There’s been little in the way of news surrounding contract talks for the franchised players, but The Athletic’s Calvin Watkins reported last week that Lawrence wants something in the range of $22.5 million a year, with the Cowboys having brought their latest counteroffer up to $20 million. There’s still plenty of time till any of this matters; the tag’s July 15 negotiating deadline can work to get the two sides to make a deal just in time for training camp—as it did in recent years for Dez Bryant, Von Miller, and Muhammad Wilkerson, who all came to terms at the last minute—but that doesn’t always happen. Just four of the 11 players tagged in 2017 and 2018 wound up getting deals, and one was Jarvis Landry, who had been traded from the Dolphins to the Browns. And, again, teams aren’t forced into bidding against other teams once the tag is applied.

“They should call it the prison tag,” an agent once told Albert Breer, then of “It locks the player in, keeps him in jail contractually, doesn’t allow him to test what his true market is, or seek what his compensation should be. It’s take it or leave it.” This is what happened to Gould, who had openly expressed a desire to return to the Bears, for whom he had played for 11 seasons, only to get tagged by the Niners days later.

Remember: The tag is also being applied to players who have already had their bargaining position and earning power suppressed by the rookie-wage scale, which locks in four years of cost control for those drafted—and up to five years for those selected in the first round.

So why hasn’t the NFLPA fought to get rid of the tag? A union source once told Breer that the NFLPA “knew it’d be fruitless” during the talks that led to the current CBA, which was implemented in 2011. Similarly, Breer reported that the owners successfully fought for a change in the tag formula—the one that includes five years’ worth of numbers, rather than just the previous year—because “the 2011 tag figures were inflated by contracts like Miles Austin’s and Albert Haynesworth’s, which stashed astronomical numbers in the uncapped year of 2010.” This resulted in the 2012 tag figures being lower than they were in 2011, and in the subsequent tag figures remaining lower than they would have been without the change in formula. (It’s also worth remembering that the league later punished the Cowboys and Washington for what they did with Austin and Haynesworth in the uncapped year, even after it had leveraged a significant cost-control mechanism from that behavior.)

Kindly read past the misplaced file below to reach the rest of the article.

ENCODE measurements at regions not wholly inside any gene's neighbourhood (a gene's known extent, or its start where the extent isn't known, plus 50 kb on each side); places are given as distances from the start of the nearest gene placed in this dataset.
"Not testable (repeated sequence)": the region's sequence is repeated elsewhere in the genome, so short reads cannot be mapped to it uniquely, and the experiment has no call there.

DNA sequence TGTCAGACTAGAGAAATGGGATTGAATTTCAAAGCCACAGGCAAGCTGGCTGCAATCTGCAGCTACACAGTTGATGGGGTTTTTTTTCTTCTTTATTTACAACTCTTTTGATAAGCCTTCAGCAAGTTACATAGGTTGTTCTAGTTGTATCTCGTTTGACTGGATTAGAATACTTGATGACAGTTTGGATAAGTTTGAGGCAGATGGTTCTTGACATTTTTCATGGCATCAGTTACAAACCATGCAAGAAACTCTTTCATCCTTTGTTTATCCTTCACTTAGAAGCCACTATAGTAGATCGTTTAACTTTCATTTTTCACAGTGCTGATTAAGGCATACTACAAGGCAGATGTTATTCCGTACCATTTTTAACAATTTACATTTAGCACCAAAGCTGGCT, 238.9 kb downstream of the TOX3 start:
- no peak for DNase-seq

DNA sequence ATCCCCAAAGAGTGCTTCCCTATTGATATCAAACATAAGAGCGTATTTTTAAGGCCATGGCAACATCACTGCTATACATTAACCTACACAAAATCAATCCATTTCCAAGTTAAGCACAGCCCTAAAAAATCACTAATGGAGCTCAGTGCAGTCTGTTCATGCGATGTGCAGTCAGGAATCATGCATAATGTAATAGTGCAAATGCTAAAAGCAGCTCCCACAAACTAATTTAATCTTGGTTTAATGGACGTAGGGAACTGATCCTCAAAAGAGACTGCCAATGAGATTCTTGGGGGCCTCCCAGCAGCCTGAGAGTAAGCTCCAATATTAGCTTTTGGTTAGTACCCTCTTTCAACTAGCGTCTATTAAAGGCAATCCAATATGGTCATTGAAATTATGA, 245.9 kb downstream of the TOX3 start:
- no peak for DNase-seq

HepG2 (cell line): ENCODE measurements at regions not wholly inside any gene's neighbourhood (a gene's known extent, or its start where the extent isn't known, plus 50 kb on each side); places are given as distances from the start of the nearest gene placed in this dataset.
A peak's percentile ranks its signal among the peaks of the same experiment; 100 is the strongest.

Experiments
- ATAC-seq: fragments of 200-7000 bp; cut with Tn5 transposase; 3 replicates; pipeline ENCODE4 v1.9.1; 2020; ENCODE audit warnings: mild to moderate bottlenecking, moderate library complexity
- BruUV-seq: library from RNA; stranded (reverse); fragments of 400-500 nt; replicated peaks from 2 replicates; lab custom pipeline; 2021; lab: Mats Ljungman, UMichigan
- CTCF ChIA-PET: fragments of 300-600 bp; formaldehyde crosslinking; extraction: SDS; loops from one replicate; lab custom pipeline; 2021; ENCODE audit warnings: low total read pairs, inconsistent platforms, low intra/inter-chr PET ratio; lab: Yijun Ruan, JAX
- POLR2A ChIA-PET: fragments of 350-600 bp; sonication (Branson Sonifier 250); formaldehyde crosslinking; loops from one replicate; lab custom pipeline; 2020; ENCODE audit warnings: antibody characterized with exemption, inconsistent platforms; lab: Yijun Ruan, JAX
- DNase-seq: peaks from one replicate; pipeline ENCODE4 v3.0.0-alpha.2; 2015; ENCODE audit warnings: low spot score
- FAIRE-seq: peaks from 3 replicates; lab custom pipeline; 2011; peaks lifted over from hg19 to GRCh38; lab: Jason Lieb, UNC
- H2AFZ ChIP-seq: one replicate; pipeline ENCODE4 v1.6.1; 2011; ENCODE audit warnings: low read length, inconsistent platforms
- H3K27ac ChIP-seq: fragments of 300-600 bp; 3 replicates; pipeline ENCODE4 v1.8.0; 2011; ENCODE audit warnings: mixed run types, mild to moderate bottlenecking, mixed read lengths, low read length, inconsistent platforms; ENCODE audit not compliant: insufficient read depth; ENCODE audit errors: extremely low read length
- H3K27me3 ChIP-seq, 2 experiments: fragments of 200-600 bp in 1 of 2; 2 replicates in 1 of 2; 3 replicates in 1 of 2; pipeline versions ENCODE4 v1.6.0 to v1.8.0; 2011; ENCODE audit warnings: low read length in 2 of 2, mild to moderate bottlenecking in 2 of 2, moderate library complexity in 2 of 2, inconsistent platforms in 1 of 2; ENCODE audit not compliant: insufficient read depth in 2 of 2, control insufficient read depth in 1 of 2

Several people have told me they don’t think the owners will ever let go of the tag, because of how beneficial it is. The CBA expires in two years, and Pro Football Talk’s Mike Florio recently reported that the union is interested in getting management to ditch it in the next one. But at what cost? A major concession like an 18-game schedule? Florio said the NFLPA isn’t too hot on that idea. Andrew Brandt, the ex-Packers executive and former agent, doesn’t see a hard push to dump the tag as being worth it for the NFLPA. “That is doubtful as a high priority to change with so many other issues they have to address (and with very little if anything to bargain with),” Brandt told me via email.

Fitzgerald instead suggested some workarounds that could benefit the players: shortening the length of rookie contracts, or reducing the compensation to something much less than two first-round picks.

“If they can bring rookie contracts down to two or three years, where the tag comes into play when these guys are 25 instead of 27, that would probably make the tag something that’s at least more reasonable for players to play on,” Fitzgerald said. “And if instead of two first-round picks [as compensation], you go to one first-round pick, you may see more movement that way.”

So while there might be indirect ways to loosen its control, the surest sign that the franchise tag is player-unfriendly is that the owners will never let it go without a fight.